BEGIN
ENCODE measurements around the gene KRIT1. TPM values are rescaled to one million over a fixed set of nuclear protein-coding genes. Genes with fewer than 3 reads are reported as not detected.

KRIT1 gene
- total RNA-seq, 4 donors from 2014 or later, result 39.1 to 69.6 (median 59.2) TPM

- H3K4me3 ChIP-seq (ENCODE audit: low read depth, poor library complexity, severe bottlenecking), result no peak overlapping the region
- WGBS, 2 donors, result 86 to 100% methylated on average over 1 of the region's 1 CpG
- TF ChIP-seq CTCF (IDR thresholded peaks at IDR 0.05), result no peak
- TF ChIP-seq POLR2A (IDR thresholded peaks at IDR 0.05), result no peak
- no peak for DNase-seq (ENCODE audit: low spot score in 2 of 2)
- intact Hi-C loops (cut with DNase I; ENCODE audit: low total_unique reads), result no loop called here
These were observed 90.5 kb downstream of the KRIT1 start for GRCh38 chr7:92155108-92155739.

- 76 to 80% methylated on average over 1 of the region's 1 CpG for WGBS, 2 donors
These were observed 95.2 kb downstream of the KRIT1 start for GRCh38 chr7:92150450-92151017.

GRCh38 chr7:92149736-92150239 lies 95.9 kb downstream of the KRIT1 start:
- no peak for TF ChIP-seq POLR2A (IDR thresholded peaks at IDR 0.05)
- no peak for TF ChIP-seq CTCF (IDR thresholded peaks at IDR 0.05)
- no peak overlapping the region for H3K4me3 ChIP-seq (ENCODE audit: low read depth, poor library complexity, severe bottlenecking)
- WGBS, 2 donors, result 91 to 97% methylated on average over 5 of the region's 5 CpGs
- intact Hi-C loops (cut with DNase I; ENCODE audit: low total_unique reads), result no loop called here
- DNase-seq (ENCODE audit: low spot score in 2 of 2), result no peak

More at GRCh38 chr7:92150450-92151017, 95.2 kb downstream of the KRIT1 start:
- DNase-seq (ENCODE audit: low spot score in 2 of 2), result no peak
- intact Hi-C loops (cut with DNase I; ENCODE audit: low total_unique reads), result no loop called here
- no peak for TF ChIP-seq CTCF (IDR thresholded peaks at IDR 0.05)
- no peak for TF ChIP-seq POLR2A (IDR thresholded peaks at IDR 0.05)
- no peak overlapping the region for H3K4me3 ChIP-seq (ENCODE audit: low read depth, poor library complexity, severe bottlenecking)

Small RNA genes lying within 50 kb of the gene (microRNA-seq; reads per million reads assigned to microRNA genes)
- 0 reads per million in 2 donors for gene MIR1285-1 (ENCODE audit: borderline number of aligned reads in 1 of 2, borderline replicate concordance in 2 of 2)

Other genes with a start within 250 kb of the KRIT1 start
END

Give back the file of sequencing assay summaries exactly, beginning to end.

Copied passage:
ENCODE measurements around the gene KRIT1. TPM values are rescaled to one million over a fixed set of nuclear protein-coding genes. Genes with fewer than 3 reads are reported as not detected.

KRIT1 gene
- total RNA-seq, 4 donors from 2014 or later, result 39.1 to 69.6 (median 59.2) TPM

- H3K4me3 ChIP-seq (ENCODE audit: low read depth, poor library complexity, severe bottlenecking), result no peak overlapping the region
- WGBS, 2 donors, result 86 to 100% methylated on average over 1 of the region's 1 CpG
- TF ChIP-seq CTCF (IDR thresholded peaks at IDR 0.05), result no peak
- TF ChIP-seq POLR2A (IDR thresholded peaks at IDR 0.05), result no peak
- no peak for DNase-seq (ENCODE audit: low spot score in 2 of 2)
- intact Hi-C loops (cut with DNase I; ENCODE audit: low total_unique reads), result no loop called here
These were observed 90.5 kb downstream of the KRIT1 start for GRCh38 chr7:92155108-92155739.

- 76 to 80% methylated on average over 1 of the region's 1 CpG for WGBS, 2 donors
These were observed 95.2 kb downstream of the KRIT1 start for GRCh38 chr7:92150450-92151017.

GRCh38 chr7:92149736-92150239 lies 95.9 kb downstream of the KRIT1 start:
- no peak for TF ChIP-seq POLR2A (IDR thresholded peaks at IDR 0.05)
- no peak for TF ChIP-seq CTCF (IDR thresholded peaks at IDR 0.05)
- no peak overlapping the region for H3K4me3 ChIP-seq (ENCODE audit: low read depth, poor library complexity, severe bottlenecking)
- WGBS, 2 donors, result 91 to 97% methylated on average over 5 of the region's 5 CpGs
- intact Hi-C loops (cut with DNase I; ENCODE audit: low total_unique reads), result no loop called here
- DNase-seq (ENCODE audit: low spot score in 2 of 2), result no peak

More at GRCh38 chr7:92150450-92151017, 95.2 kb downstream of the KRIT1 start:
- DNase-seq (ENCODE audit: low spot score in 2 of 2), result no peak
- intact Hi-C loops (cut with DNase I; ENCODE audit: low total_unique reads), result no loop called here
- no peak for TF ChIP-seq CTCF (IDR thresholded peaks at IDR 0.05)
- no peak for TF ChIP-seq POLR2A (IDR thresholded peaks at IDR 0.05)
- no peak overlapping the region for H3K4me3 ChIP-seq (ENCODE audit: low read depth, poor library complexity, severe bottlenecking)

Small RNA genes lying within 50 kb of the gene (microRNA-seq; reads per million reads assigned to microRNA genes)
- 0 reads per million in 2 donors for gene MIR1285-1 (ENCODE audit: borderline number of aligned reads in 1 of 2, borderline replicate concordance in 2 of 2)

Other genes with a start within 250 kb of the KRIT1 start